Roundtable Interview With
“In A World”
August 13, 2013,
Presbyterian Outlook: What drew you to
the idea of voiceovers?
: Ever since I was a little girl, I was
mimicking accents and dialects. Someone
proclaimed that I had a good ear, and of course any validation as a kid and
you’re like “Oh, I should stick with that…” When my family would have
people over from foreign countries, I would think, “What strange and exotic
people these are, to speak another language and have these foreign
accents…” and I started to collect them like stamps.
Fast forward to drama school in
, where you just try everything---I knew I wanted to be an actor at a young
age---and voice is the ultimate acting tool. And
voice acting is mind-boggling because you’re not judged by what you look
like…in the movie, the guy on the speaker phone is supposed to be a big,
fat, Jewish agent, and he’s played by…me. That’s not somebody I would
normally be cast as, but in voiceover you can be anybody, and that’s pretty
was interested in the way you handled the moral dilemma of your sister and her
husband, the kind of “almost affair”---is it an affair if you’ve thought
about it, and want to go through with it----but don’t?
: Is this therapy?
: What is your definition?
joke about the “therapy” comment, but I do think that writing is
therapeutic, as you probably know, also. You
can express yourself different ways, and when you’re creating characters,
they’re amalgamations of experiences or exposure you’ve had in the past,
whether it’s your own personal dilemmas or that of your family, and how it
imprinted on your consciousness. That
dynamic was something I’ve seen very close to me, so I wanted to investigate
it, and also illuminate that good people can, you know, screw up at times, and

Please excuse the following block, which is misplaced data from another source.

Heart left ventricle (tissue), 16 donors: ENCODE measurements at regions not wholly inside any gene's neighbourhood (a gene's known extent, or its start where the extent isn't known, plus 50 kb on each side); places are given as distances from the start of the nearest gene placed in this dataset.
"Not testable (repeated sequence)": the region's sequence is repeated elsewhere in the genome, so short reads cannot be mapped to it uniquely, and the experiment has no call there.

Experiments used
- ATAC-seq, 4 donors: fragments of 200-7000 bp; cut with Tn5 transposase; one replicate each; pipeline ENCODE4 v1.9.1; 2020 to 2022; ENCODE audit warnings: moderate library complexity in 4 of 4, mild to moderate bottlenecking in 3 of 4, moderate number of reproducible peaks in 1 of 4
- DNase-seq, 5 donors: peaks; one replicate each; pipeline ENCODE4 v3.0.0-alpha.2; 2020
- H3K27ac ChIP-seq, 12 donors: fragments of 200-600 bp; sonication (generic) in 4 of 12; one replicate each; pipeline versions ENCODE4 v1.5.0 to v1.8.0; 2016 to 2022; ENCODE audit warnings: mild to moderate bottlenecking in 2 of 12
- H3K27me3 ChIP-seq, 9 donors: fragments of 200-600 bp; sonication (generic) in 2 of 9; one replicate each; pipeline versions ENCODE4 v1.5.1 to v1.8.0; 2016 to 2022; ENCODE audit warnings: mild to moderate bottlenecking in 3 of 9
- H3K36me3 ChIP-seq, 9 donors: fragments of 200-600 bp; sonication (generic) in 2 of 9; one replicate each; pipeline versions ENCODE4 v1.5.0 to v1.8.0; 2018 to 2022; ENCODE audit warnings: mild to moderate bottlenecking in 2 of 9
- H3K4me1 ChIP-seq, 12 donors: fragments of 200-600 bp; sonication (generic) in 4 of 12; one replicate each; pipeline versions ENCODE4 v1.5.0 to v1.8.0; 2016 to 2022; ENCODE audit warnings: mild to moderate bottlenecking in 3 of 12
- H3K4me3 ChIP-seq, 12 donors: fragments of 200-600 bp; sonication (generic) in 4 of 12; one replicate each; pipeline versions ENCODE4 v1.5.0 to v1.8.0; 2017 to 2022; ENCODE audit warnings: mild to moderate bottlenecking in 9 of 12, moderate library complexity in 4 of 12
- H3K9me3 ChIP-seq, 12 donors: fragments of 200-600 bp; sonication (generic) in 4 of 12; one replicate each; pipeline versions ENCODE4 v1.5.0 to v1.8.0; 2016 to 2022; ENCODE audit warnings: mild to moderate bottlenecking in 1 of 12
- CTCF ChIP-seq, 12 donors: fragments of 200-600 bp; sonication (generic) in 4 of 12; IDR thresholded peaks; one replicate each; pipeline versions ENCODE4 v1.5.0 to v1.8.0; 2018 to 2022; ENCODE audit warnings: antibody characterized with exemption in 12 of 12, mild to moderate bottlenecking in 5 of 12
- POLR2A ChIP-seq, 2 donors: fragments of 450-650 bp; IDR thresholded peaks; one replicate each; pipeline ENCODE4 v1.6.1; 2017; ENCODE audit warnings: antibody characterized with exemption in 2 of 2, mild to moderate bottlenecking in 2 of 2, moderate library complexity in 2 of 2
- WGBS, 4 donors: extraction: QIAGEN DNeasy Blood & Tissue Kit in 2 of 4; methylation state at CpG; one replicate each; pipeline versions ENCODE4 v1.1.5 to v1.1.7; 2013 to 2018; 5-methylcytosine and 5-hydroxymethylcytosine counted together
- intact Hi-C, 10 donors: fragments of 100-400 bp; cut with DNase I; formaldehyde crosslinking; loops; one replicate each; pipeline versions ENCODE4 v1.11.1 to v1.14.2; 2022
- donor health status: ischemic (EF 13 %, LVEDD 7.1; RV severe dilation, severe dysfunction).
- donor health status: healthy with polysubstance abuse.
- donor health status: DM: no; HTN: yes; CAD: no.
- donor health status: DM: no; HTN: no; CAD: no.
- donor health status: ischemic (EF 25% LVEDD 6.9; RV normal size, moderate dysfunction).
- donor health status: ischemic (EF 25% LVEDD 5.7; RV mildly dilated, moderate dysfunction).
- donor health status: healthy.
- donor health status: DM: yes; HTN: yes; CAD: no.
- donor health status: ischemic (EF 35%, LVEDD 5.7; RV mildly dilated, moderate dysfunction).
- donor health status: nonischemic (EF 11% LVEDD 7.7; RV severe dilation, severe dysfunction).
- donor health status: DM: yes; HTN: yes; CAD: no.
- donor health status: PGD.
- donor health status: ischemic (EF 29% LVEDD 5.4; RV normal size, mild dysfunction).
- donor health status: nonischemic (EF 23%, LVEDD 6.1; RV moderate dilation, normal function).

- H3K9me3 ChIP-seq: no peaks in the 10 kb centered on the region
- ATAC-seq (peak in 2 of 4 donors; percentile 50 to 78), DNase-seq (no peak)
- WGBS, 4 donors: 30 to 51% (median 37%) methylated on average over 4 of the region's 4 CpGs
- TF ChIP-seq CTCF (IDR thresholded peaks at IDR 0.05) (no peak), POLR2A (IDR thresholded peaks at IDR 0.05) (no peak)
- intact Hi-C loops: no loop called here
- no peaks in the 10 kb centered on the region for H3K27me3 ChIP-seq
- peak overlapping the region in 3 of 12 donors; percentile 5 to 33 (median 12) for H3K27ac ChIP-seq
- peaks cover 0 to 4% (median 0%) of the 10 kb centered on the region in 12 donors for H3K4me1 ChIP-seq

that they can also persevere after it.
: But you wanted to be the rescuer, or
create the character that was the rescuer…
that’s the reason I have the story line, that Carol wants to be a star, but
that’s the goal of her father, so she’s attacking it in vain, versus what
she’s really good at, which is helping people, and being attuned to other
people and how they represent themselves, and trying to aid those whom she
loves. And even when she gets rejected,
which rocks her world, still, at the end, she’s trying to help people be
better versions of themselves.
: Is there a particular accent that you
always studied accents, because of conservatory training—you take it on
totally phonetically. You can get up in
there and think about where it’s placed in your mouth, like British in the
front and American in the back---whether it’s through the nose, where the
breath is supported----
: Where did you come up with that
“swallow the nose” as foreplay?
Marino came up with that idea, and we got a lot of great noses in this
movie---he is a master of weird requests. He
asked if he could French kiss my nose in that scene, and I was obviously like,
“Yes,” and while I was trying to keep from laughing, I then told him to do
it twice, so they would know he meant it, that it wasn’t just a miss.
: How do you write “funny”?
I think you do what you’re comfortable doing. I couldn’t write
sketch—it’s a different type of comedy. I
can write the type of comedy that I think is funny, that feels natural to me,
that is observational from my own exposure to the world.
“You do what you know” is a cliché for a reason.
: I was chuckling throughout.
glad. That’s its purpose.
Of course the message is there, too, but first and foremost, it’s a
comedy, and people should enjoy it.
Dr. Ronald P. Salfen, Minister, St.
Stephen’s Presbyterian Church,